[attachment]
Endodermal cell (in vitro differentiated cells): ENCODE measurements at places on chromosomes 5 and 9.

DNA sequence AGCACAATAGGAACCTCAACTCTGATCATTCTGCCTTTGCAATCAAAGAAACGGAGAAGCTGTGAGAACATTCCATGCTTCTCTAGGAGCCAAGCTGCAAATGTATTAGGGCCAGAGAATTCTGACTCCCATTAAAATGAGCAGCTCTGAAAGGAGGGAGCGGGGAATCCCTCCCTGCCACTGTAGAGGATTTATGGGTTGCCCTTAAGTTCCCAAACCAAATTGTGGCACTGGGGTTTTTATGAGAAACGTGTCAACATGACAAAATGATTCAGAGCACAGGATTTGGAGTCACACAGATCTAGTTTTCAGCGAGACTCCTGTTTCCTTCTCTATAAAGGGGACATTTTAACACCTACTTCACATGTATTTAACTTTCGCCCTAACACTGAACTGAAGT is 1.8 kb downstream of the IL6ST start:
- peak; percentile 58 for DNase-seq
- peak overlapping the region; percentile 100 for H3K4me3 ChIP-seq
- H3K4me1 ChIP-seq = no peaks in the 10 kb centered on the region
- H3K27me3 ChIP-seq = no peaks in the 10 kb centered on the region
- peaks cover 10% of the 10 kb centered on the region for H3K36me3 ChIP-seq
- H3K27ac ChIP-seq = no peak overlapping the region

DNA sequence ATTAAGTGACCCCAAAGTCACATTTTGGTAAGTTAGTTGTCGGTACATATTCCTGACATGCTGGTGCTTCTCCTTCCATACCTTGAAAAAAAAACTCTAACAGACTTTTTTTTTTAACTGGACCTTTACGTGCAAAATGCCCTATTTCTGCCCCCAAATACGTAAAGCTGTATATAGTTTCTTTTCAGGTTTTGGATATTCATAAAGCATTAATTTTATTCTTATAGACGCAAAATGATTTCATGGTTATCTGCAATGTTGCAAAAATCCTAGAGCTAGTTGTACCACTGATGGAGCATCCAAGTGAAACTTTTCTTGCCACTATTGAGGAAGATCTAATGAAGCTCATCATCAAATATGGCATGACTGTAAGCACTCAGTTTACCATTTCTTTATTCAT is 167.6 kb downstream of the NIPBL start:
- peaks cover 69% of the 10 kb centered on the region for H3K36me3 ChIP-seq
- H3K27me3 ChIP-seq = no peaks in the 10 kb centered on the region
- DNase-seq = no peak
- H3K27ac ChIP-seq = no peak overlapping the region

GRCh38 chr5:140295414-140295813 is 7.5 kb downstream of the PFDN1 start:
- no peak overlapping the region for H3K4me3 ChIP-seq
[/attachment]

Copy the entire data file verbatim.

Endodermal cell (in vitro differentiated cells): ENCODE measurements at places on chromosomes 5 and 9.

DNA sequence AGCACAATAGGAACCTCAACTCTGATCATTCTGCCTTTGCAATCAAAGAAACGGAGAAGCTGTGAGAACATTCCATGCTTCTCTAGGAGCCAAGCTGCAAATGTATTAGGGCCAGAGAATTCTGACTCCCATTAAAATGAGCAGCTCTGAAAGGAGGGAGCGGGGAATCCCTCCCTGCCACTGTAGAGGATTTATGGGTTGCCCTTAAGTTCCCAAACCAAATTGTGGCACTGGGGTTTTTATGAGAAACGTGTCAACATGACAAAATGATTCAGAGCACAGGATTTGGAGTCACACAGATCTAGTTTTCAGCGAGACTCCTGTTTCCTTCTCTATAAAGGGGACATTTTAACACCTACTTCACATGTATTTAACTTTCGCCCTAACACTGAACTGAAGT is 1.8 kb downstream of the IL6ST start:
- peak; percentile 58 for DNase-seq
- peak overlapping the region; percentile 100 for H3K4me3 ChIP-seq
- H3K4me1 ChIP-seq = no peaks in the 10 kb centered on the region
- H3K27me3 ChIP-seq = no peaks in the 10 kb centered on the region
- peaks cover 10% of the 10 kb centered on the region for H3K36me3 ChIP-seq
- H3K27ac ChIP-seq = no peak overlapping the region

DNA sequence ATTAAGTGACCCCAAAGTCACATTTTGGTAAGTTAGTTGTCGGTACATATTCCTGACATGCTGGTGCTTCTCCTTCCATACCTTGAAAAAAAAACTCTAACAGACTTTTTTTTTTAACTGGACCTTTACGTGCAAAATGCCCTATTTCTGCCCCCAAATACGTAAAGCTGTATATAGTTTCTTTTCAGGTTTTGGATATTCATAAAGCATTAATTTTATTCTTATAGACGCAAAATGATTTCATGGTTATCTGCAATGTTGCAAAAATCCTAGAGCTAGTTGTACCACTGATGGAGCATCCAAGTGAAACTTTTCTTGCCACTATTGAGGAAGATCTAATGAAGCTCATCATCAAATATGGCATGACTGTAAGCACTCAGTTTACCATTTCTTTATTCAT is 167.6 kb downstream of the NIPBL start:
- peaks cover 69% of the 10 kb centered on the region for H3K36me3 ChIP-seq
- H3K27me3 ChIP-seq = no peaks in the 10 kb centered on the region
- DNase-seq = no peak
- H3K27ac ChIP-seq = no peak overlapping the region

GRCh38 chr5:140295414-140295813 is 7.5 kb downstream of the PFDN1 start:
- no peak overlapping the region for H3K4me3 ChIP-seq